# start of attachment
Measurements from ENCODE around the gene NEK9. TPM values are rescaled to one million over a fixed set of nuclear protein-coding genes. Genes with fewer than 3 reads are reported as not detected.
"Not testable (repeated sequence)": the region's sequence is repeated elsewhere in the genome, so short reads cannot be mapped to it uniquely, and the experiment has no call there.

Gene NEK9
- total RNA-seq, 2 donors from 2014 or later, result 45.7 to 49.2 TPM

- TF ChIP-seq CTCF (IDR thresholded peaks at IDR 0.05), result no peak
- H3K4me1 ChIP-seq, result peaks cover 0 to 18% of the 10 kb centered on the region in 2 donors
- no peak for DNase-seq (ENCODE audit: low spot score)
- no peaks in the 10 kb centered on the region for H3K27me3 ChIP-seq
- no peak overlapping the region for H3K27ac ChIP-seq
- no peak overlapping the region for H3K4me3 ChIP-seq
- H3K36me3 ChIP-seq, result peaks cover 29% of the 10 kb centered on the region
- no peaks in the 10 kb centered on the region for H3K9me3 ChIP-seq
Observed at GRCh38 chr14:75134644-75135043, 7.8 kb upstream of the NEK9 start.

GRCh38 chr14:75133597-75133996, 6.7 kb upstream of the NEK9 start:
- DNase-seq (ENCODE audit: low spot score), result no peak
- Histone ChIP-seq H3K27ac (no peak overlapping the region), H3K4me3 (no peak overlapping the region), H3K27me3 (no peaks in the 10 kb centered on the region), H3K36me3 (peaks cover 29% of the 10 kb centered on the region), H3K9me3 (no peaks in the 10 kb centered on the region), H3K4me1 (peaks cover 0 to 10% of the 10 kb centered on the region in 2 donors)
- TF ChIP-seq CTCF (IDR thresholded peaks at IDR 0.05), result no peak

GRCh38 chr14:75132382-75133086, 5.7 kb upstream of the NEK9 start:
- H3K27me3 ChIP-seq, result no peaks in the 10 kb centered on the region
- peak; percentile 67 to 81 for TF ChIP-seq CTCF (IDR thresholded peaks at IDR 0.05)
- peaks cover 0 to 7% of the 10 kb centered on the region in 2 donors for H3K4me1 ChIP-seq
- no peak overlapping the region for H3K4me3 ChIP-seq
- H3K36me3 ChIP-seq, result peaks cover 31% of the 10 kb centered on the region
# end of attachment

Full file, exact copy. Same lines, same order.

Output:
Measurements from ENCODE around the gene NEK9. TPM values are rescaled to one million over a fixed set of nuclear protein-coding genes. Genes with fewer than 3 reads are reported as not detected.
"Not testable (repeated sequence)": the region's sequence is repeated elsewhere in the genome, so short reads cannot be mapped to it uniquely, and the experiment has no call there.

Gene NEK9
- total RNA-seq, 2 donors from 2014 or later, result 45.7 to 49.2 TPM

- TF ChIP-seq CTCF (IDR thresholded peaks at IDR 0.05), result no peak
- H3K4me1 ChIP-seq, result peaks cover 0 to 18% of the 10 kb centered on the region in 2 donors
- no peak for DNase-seq (ENCODE audit: low spot score)
- no peaks in the 10 kb centered on the region for H3K27me3 ChIP-seq
- no peak overlapping the region for H3K27ac ChIP-seq
- no peak overlapping the region for H3K4me3 ChIP-seq
- H3K36me3 ChIP-seq, result peaks cover 29% of the 10 kb centered on the region
- no peaks in the 10 kb centered on the region for H3K9me3 ChIP-seq
Observed at GRCh38 chr14:75134644-75135043, 7.8 kb upstream of the NEK9 start.

GRCh38 chr14:75133597-75133996, 6.7 kb upstream of the NEK9 start:
- DNase-seq (ENCODE audit: low spot score), result no peak
- Histone ChIP-seq H3K27ac (no peak overlapping the region), H3K4me3 (no peak overlapping the region), H3K27me3 (no peaks in the 10 kb centered on the region), H3K36me3 (peaks cover 29% of the 10 kb centered on the region), H3K9me3 (no peaks in the 10 kb centered on the region), H3K4me1 (peaks cover 0 to 10% of the 10 kb centered on the region in 2 donors)
- TF ChIP-seq CTCF (IDR thresholded peaks at IDR 0.05), result no peak

GRCh38 chr14:75132382-75133086, 5.7 kb upstream of the NEK9 start:
- H3K27me3 ChIP-seq, result no peaks in the 10 kb centered on the region
- peak; percentile 67 to 81 for TF ChIP-seq CTCF (IDR thresholded peaks at IDR 0.05)
- peaks cover 0 to 7% of the 10 kb centered on the region in 2 donors for H3K4me1 ChIP-seq
- no peak overlapping the region for H3K4me3 ChIP-seq
- H3K36me3 ChIP-seq, result peaks cover 31% of the 10 kb centered on the region